The wheel house is reasonably well detailed, at least compared to a lot of others I've done in my days. It seems like the manufacturers have finally realized that you actually can turn the kit upside down from time to time. It's also easy to mount the landing gears at a late stage which makes painting a lot easier. There are however to pins that have to be mounted before you close the wings that protrude and they were severely damaged when I went through the masking and painting. But not beyond repair.

You really do not see much of the engine when the kit is done, even it it is a radial engine. The little there is of the engine is easily painted afore hand. The engine cowl is smartly constructed. The front and aft is done as rings without joints. The middle section is done in two parts but with the joints placed where the engine hatchets had their joints so that's fine. The tail is a quite normal construction with separate rudders. 

Being a carrier based plane the Sea Fury had fold able wings. This is the stage where you have to chose if you want to do the kit with folded or extended wings. As I'm beginning to have a quite crammed display area for my kits I chose to do them folded. I did the base first and then the outer parts, but I waited to mount the outer parts until after painting the kit.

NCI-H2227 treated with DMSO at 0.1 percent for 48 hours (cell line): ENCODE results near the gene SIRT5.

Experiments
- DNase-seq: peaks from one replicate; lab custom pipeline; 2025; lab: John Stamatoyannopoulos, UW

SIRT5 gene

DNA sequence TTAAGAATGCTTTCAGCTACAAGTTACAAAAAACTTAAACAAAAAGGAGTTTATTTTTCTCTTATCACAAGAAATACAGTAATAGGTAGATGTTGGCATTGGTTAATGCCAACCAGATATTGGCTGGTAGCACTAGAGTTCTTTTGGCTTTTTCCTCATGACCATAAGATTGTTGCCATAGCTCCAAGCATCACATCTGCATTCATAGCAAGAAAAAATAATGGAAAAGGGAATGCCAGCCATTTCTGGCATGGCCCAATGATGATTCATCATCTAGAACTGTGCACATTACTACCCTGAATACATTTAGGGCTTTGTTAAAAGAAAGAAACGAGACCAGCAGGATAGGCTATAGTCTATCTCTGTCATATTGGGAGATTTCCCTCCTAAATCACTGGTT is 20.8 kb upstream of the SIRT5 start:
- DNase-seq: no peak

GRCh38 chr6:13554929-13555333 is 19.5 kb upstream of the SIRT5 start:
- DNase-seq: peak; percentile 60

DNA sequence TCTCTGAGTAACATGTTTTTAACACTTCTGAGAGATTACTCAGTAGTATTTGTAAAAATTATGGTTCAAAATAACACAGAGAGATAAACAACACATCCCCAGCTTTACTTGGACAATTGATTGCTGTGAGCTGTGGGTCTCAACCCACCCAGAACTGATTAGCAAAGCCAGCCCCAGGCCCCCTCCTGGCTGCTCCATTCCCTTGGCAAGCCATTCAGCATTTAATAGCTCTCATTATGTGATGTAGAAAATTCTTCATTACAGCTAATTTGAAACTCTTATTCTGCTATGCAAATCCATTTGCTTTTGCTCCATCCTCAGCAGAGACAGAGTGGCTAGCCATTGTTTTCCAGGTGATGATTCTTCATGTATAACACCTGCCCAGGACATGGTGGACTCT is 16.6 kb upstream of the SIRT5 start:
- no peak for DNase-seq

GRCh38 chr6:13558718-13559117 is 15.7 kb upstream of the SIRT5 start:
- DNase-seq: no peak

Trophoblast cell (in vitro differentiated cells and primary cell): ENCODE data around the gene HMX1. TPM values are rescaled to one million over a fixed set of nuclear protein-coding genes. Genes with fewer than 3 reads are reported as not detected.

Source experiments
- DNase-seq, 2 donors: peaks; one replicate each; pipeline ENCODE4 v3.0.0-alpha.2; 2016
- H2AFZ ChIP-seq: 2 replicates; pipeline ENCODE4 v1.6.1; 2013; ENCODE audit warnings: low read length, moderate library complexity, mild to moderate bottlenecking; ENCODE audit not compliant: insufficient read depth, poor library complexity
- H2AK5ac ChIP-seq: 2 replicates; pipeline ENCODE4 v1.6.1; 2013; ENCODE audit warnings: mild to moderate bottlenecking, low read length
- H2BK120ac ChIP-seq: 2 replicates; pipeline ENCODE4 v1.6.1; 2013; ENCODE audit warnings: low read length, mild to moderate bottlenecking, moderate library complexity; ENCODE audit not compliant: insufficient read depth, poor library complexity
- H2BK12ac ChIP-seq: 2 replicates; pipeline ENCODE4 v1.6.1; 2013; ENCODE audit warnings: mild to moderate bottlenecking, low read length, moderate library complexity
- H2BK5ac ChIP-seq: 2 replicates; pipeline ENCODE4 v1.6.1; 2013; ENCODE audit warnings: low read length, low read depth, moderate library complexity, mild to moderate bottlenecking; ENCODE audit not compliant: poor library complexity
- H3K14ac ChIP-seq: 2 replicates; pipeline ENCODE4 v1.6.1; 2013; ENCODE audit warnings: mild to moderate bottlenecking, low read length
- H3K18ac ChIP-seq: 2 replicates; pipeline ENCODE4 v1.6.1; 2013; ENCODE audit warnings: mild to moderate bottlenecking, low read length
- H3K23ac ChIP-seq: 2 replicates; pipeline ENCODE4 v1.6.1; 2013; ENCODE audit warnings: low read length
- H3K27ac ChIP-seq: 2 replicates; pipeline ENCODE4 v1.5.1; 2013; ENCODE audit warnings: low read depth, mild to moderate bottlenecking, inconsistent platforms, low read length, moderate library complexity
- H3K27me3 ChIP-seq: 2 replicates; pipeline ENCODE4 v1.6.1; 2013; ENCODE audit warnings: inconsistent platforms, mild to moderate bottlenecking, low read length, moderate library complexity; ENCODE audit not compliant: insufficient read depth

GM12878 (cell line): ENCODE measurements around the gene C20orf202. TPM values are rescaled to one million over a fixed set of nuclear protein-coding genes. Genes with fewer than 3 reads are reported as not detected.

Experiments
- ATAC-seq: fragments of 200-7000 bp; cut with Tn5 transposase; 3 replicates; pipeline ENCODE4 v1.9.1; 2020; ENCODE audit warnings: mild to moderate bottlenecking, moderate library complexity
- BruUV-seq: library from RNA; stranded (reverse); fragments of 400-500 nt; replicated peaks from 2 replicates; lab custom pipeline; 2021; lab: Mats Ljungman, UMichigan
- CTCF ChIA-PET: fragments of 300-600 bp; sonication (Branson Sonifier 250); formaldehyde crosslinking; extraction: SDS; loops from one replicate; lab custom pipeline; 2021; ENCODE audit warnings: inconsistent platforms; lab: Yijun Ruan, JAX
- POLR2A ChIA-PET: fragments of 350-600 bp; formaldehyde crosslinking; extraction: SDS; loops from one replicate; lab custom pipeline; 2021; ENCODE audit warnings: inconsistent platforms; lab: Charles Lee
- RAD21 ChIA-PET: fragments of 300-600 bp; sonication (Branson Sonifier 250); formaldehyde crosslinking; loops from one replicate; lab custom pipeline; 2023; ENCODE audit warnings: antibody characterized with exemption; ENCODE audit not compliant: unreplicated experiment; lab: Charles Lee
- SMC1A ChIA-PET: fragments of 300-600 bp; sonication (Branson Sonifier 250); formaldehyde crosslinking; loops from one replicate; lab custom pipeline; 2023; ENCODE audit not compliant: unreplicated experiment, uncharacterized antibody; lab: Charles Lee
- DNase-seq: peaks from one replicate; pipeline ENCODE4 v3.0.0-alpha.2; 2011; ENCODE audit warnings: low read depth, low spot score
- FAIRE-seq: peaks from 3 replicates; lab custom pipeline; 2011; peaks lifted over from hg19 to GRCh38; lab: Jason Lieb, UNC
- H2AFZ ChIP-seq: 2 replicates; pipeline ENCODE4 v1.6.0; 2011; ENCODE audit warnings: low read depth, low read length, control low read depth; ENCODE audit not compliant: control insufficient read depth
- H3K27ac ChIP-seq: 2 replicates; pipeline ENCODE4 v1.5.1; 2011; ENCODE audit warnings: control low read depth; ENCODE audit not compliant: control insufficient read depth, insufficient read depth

I opted to do scheme A from the Korean War. As usual I'm using Vallejo's Model Air and after some reference check up on the net using conversion charts etc. I landed in these:

  • For the under surfaces I used 71.009 Duck Egg Green
  • For the upper surfaces I used 71.110 Dark Grey

Giving this a glossy coat it was time for the decals. Airfix instructions are quite easy to follow as the panel lines and decals are to scale in their drawings so it's quite easy to find exactly where they should go. A layer of matt varnish and it's time for the final details.

It's quite easy to mount the landing gears in the right position. It really adds to the kit when you mount the massive propeller. It's back construction is also something that they also spent some thought to. Even if you mount it at the end you can still mount it movable. On the whole a pleasant build.

 

Conclusion

Another of Airfix's later successes. Some can have opinions about the very accentuated panel lines and the quite soft plastic but even they have to admit that they have made some smart design choices and that the parts fits very well together. I'm looking forward to my next new Airfix kit after this one.

The good

This kit has a good fit, smart construction solutions and decent detailing.

The bad

No biggies really, again we have to mention the panel lines that could have been finer.

Kit quality
95%
Kit difficulty
25%
Enjoyable build
90%

And here is the end result: